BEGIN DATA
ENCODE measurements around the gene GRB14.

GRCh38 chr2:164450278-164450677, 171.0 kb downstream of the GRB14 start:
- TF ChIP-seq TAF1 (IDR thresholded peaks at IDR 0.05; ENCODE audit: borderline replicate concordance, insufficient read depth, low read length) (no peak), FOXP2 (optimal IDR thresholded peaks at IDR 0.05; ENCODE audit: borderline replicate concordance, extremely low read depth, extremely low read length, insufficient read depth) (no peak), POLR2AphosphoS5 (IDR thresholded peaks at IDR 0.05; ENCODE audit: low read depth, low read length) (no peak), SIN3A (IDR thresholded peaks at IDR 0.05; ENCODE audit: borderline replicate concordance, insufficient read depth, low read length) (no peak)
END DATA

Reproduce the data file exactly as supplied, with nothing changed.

ENCODE measurements around the gene GRB14.

GRCh38 chr2:164450278-164450677, 171.0 kb downstream of the GRB14 start:
- TF ChIP-seq TAF1 (IDR thresholded peaks at IDR 0.05; ENCODE audit: borderline replicate concordance, insufficient read depth, low read length) (no peak), FOXP2 (optimal IDR thresholded peaks at IDR 0.05; ENCODE audit: borderline replicate concordance, extremely low read depth, extremely low read length, insufficient read depth) (no peak), POLR2AphosphoS5 (IDR thresholded peaks at IDR 0.05; ENCODE audit: low read depth, low read length) (no peak), SIN3A (IDR thresholded peaks at IDR 0.05; ENCODE audit: borderline replicate concordance, insufficient read depth, low read length) (no peak)